Changes in the Pontifical Academy for Life

June 19, 2017
Source: fsspx.news

On June 13, the Holy See published the list of the 50 members of the Pontifical Academy for Life nominated by Pope Francis. This list comes after the reform of the Academy’s statutes last November, a reform that raised several questions.

The Pontifical Academy for Life now has 50 members: 45 ordinary members and five honorary members. The latter were nominated for an indefinite period of time because they are “linked in a particular way to the life and activity of the Academy,” explained the Holy See in a press release.

These 5 ad honorem members include first of all Cardinal Carlo Caffarra, archbishop emeritus of Bologna, the first president of the Pontifical John Paul II Institute for Studies on Marriage and Family, who recently drew attention by co-signing, along with three other porporati, the famous Dubia which ignited the controversy surrounding the post-synodal Exhortation Amoris Laetitia.

Another noteworthy member: Birthe Lejeune, widow of Professor Jérôme Lejeune, the famous geneticist and co-inventor of the chromosomal anomaly responsible for Down’s Syndrome, and the first president of the Academy. She is the vice-president of the Foundation named after her husband.

One fact is worth noting: Pope Francis has decided to open the Academy to persons who do not belong to the Church. Thus, the institution’s 18 new members include Japanese Shinya Yamanaka, who won the Nobel Prize for Medicine in 2012 for his research on reprogramming adult skin cells to act as an alternative to embryonic stem cells. There are also two rabbis who are university professors specializing in medical ethics.

One may be surprised at seeing the doors opened to researchers who do not profess the Church’s Credo – far from it – especially since the original goal of the Academy, as exposed by John Paul II in his Motu Proprio Vitae Mysterium on February 11, 1994, is “to study and to provide information and training about the principal problems of law and biomedicine pertaining to the promotion and protection of life, especially in the direct relationship they have with Christian morality and the directives of the Church's magisterium”.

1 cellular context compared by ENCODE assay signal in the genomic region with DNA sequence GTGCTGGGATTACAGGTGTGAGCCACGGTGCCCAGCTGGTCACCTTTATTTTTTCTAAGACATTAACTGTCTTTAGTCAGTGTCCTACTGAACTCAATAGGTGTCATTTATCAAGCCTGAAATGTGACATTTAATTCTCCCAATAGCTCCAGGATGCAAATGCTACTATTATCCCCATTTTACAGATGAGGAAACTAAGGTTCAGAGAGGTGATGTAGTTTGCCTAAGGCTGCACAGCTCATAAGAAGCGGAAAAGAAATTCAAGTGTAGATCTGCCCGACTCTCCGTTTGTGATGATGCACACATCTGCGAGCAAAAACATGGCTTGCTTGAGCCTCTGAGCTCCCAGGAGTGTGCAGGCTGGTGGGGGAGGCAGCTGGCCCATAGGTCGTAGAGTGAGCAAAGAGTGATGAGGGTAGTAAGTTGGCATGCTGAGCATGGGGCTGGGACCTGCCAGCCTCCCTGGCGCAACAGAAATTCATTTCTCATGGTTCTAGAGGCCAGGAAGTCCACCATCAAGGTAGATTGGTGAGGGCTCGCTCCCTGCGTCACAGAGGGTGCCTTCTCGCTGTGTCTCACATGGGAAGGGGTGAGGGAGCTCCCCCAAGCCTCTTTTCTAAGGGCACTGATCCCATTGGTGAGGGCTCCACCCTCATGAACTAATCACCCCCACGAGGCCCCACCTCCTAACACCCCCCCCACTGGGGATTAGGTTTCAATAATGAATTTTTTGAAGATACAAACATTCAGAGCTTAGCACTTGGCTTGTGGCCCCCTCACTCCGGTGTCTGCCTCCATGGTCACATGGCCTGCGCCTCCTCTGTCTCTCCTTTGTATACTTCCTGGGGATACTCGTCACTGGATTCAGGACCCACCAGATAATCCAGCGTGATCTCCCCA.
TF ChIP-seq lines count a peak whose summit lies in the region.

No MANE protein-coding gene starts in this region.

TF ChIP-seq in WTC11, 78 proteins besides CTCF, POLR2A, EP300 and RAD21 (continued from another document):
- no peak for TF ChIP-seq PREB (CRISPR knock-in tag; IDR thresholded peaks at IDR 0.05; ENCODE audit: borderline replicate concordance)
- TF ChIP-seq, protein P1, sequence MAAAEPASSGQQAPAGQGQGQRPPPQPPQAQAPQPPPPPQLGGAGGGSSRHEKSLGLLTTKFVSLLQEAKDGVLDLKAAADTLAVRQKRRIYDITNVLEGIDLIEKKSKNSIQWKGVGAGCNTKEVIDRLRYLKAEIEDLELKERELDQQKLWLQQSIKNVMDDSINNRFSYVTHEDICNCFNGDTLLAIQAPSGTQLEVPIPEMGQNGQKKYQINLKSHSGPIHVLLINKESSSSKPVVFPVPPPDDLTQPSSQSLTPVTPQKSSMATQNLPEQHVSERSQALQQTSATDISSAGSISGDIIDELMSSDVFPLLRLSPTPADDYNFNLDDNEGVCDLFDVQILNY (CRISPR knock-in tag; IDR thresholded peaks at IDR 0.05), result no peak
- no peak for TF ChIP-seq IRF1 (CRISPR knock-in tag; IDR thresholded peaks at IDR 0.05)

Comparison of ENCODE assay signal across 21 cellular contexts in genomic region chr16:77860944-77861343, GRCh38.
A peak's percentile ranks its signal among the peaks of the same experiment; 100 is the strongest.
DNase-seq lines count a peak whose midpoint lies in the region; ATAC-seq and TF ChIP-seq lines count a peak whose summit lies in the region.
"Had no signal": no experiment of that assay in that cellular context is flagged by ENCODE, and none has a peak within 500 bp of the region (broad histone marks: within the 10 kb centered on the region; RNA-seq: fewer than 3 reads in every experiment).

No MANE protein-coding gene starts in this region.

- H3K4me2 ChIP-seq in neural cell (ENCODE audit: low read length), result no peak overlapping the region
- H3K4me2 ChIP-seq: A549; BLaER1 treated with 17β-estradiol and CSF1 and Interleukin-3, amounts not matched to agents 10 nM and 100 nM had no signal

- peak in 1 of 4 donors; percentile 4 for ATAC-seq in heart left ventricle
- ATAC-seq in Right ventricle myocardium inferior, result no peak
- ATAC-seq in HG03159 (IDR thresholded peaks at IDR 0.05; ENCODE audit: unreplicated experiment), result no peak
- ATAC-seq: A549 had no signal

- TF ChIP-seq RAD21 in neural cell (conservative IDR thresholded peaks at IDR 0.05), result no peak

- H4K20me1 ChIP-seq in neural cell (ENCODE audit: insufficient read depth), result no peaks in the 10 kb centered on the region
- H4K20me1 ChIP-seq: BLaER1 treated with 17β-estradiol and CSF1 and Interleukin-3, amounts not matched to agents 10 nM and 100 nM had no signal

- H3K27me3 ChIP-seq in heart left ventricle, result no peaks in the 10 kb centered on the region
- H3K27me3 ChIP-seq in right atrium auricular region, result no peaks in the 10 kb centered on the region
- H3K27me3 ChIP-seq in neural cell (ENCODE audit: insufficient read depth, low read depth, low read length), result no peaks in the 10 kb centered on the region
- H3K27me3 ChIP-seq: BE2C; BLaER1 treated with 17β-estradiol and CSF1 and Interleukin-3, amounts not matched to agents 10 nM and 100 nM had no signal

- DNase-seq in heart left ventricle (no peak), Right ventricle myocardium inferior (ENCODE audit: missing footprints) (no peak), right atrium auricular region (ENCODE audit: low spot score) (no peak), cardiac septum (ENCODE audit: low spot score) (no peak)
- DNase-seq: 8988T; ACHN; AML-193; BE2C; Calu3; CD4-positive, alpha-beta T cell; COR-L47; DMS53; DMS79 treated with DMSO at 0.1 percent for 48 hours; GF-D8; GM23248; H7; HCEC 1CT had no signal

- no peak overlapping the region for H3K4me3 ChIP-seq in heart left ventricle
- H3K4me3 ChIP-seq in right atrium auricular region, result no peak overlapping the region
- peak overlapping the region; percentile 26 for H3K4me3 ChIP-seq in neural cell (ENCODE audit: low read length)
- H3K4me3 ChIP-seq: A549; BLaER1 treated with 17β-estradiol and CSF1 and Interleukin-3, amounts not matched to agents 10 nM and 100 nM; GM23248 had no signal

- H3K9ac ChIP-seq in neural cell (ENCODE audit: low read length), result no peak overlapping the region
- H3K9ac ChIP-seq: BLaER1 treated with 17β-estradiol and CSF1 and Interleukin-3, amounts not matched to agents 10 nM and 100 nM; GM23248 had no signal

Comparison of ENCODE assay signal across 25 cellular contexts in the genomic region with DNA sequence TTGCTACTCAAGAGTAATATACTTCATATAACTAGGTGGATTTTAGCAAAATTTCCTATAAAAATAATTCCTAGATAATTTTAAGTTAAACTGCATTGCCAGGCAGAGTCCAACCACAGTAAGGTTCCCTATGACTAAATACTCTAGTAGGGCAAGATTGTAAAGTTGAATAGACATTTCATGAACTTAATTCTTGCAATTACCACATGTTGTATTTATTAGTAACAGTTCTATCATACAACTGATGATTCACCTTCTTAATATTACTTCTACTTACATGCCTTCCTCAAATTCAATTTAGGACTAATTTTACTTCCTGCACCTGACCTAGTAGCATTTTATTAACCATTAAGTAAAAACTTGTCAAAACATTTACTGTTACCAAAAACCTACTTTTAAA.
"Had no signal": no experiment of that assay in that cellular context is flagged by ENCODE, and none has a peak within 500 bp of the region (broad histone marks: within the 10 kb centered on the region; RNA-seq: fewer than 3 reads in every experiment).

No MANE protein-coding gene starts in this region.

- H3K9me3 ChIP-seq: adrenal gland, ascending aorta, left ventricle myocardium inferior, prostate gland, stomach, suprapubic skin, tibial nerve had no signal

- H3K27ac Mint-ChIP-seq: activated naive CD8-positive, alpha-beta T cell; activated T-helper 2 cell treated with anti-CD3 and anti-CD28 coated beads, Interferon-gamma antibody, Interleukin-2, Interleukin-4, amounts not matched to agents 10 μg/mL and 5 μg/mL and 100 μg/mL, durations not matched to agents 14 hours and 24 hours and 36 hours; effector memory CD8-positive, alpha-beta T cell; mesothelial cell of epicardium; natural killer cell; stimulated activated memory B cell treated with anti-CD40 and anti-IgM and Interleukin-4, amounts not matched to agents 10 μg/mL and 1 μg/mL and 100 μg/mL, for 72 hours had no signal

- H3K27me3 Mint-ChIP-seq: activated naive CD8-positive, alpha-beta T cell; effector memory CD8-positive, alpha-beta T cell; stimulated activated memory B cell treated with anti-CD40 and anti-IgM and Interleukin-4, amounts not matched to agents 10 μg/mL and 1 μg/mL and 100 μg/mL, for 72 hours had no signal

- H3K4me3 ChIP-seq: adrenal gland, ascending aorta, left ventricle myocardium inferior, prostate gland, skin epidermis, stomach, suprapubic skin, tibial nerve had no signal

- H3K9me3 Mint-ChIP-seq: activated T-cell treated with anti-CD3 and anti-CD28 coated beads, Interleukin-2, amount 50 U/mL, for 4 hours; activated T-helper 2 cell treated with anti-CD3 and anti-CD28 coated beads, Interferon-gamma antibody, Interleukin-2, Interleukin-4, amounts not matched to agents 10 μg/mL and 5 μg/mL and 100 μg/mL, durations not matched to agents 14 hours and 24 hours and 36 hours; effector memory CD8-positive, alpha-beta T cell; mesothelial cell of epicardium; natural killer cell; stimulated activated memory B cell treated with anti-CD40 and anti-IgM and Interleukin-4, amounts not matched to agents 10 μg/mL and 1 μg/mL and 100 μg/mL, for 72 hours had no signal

But then came the modification of the Academy’s statues by its president, Archbishop Vincenzo Paglia, in November 2016. This change approved by the Holy Father removed all explicit mention of the magisterium of the Church.

Already when the new statutes of the Academy were published, some suspected its president, Archbishop Paglia, of wishing to take liberties with the magisterium of the Church, especially on ethical questions. But the prelate strongly denied any such intention. In an interview on June 6 with the American newspaper National Catholic Register, he declared that “the Academy’s absolute fidelity to the Church’s Magisterium in no way means that we are unable to undertake joint initiatives or enter into dialogue with persons who do not share our Catholic belief and commitment.” Yet one of the new ordinary members, Professor Avraham Steinberg, a specialist on bioethics, is a rabbi known for his studies and works on the Talmud that are seen as an authority in Judaism.

Also included is Nigel Biggar, a professor at Oxford University and a new member of the Academy, according to whom it is morally acceptable to abort a child up until the 18th week, a position that goes completely against the teaching of the Church.

Comparing the old and new lists of the members of the Academy, one can see that many names have been crossed off: internationally renowned pro-life militants, such as Guatemalan Maria Mercedes Arzù de Wilson, Venezuelan Christine De Marcellus Vollmer, or Burkinabé Etienne Kaboré, and French Bernard Kerdelhué, a disciple of Professor Jérôme Lejeune, as well as Belgian Msgr. Michel Schooyans, and Philippe Schepens.

This change in the statutes of the Pontifical Academy for Life is to be understood in the light of the sovereign pontiff’s address on October 27, 2016. Francis exhorted the Pontifical John Paul II Institute to renew its views on questions dealing with couples and the family and to take the complexity and multiplicity of concrete situations into consideration. Francis even went so far as to claim that the Church so far has presented “a theological ideal of marriage that is too abstract, almost artificially constructed” and “far from the concrete situation of families”.

Making Amoris Laetitia the guideline for the Academy for Life’s work is just one small step away. There is no saying an honorary member like Cardinal Caffarra —who along with Cardinal Burke, Brandmüller, and Meissner, has been asking the pope to “clarify” the ambiguous points, to say the least, in the apostolic exhortation— will be ready to take this step.